The last real earthquake to hit cinema was David Lynch’s Blue Velvet
—I’m sure directors throughout the film world felt the earth move beneath their feet and couldn’t sleep the night of their first encounter with it back in 1986—and screens trembled again and again with diminishing aftershocks over the next decade as these picture makers attempted to mount their own exhilarating psychic cataclysms. But no one could quite match the traumatizing combination of horrific, comedic, aural, and subliminal effects Lynch rumbled out in this masterpiece—not even Lynch himself in the fun-filled years that followed before he recombined with himself to invent The Straight Story and Mulholland Drive.
Lynch was born in 1946, part of that first litter of boomers sired by the paranoia of unmedicated war vets jittering and fisting their way through the sudden proliferation of film noir product. In spite of Lynch presenting his tale in the comforting saturated Kodachromes his generation associates with the “innocence” of their childhood years, there is much of what noir does best in Blue Velvet: Kyle MacLachlan’s Jeffrey Beaumont slips past the safety rails and hops right into a raging maelstrom of guilt and evil as blithely as any noir protagonist ever did; and Dennis Hopper’s Frank Booth is just the necessary incarnation of nightmare that Steve Cochrane’s Eddie Roman was in Arthur Ripley’s The Chase (1946), the most surrealism-propelled crime film ever to sleepwalk out of the Dark City.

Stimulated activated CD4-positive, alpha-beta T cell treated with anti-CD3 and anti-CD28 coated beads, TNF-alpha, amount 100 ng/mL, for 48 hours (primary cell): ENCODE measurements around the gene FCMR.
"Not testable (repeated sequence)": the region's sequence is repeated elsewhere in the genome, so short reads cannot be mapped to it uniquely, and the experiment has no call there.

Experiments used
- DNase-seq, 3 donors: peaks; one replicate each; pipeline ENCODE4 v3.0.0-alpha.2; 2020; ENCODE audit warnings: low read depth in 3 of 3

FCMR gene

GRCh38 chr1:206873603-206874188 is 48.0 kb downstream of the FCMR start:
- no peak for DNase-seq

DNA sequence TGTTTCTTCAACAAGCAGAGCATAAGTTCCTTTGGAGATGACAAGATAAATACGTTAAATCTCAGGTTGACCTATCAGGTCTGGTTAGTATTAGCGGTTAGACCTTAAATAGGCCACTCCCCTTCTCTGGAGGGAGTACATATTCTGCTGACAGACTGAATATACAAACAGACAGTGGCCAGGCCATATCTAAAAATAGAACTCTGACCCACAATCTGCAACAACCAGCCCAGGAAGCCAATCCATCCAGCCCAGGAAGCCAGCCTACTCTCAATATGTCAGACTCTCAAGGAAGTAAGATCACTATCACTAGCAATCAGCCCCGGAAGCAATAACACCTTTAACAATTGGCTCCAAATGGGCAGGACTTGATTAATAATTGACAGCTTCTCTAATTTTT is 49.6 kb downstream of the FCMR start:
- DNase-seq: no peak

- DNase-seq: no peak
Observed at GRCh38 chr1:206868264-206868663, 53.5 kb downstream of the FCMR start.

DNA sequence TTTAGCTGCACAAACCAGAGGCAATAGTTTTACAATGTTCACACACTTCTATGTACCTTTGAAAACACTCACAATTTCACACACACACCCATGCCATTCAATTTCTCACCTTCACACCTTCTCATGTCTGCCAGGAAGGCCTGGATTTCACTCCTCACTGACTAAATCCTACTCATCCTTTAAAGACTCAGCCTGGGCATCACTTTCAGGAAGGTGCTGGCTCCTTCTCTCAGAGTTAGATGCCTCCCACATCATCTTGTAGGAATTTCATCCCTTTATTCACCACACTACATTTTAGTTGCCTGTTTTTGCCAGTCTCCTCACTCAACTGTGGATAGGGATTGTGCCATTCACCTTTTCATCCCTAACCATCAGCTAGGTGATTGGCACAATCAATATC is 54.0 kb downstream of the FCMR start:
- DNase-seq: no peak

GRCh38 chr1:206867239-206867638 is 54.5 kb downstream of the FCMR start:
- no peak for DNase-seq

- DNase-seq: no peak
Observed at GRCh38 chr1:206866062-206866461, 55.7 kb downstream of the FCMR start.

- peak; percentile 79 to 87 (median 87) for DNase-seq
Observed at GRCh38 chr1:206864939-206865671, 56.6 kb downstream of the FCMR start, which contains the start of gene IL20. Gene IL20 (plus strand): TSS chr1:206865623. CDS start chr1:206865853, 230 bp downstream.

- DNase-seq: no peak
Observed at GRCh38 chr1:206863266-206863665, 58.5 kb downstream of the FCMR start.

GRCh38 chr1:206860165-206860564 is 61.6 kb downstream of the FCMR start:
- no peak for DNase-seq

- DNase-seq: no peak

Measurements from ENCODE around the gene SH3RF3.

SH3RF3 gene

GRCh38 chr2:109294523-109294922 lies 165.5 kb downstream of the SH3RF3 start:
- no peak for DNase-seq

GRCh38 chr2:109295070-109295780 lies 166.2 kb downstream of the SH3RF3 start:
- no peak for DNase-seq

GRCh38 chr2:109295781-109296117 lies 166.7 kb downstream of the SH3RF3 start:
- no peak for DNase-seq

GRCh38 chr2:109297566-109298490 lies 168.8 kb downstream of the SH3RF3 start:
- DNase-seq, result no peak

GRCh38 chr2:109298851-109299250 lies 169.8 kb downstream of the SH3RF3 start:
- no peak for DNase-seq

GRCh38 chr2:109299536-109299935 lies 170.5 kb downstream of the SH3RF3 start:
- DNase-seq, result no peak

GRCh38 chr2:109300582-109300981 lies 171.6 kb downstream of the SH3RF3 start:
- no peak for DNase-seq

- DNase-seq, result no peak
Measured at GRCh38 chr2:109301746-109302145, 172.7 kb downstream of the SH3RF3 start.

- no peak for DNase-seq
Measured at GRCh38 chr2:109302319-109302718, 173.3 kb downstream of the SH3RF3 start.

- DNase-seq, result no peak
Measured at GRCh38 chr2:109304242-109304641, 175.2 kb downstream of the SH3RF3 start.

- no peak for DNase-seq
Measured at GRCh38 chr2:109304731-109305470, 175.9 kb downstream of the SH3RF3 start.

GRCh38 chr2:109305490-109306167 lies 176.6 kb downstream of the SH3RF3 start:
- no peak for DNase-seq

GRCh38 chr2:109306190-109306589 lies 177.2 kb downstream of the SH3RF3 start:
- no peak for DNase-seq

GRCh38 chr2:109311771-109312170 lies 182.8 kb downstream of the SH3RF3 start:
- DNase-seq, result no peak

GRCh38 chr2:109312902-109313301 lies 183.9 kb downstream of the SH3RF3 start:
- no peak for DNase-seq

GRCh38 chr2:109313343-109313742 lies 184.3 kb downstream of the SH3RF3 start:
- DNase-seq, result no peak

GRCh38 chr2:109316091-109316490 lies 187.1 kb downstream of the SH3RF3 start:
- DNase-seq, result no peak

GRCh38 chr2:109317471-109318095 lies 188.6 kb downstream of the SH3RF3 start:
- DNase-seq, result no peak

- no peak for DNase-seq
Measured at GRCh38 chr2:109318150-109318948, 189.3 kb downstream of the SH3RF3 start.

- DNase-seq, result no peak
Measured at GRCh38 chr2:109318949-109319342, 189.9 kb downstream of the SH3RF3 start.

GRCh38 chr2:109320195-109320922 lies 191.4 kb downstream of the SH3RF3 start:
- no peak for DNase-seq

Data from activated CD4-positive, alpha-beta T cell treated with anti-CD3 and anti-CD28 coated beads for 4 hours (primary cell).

But perhaps it is Isabella Rossellini’s femme fatale Dorothy Vallens that is Blue Velvet‘s greatest gift to posterity. Director and neophyte actress collaborated to retool the old genre’s often stock figure, to deglamorize and humiliate the supermodel, to knead her pulpy nakedness into a bruise-colored odalisque of inseminated sensualities and untrusting ferocity. There is something sharply porno-entomological, something of the implacable godless terror with which insects mate and devour, and something terrifyingly true, in the bearing of this bravely performed character. Nuns at Rossellini’s old high school in Rome held a series of special masses for her redemption after the release of this film—still a hilarious, red-hot poker to the brain after 20 years. A new print has been struck for the special anniversary two-week run at Film Forum.
Guy Maddin’s My Dad Is 100 Years Old—a short made to commemorate the centenary of Roberto Rossellini, starring and written by Isabella Rossellini—will premiere in U.S. theaters this year.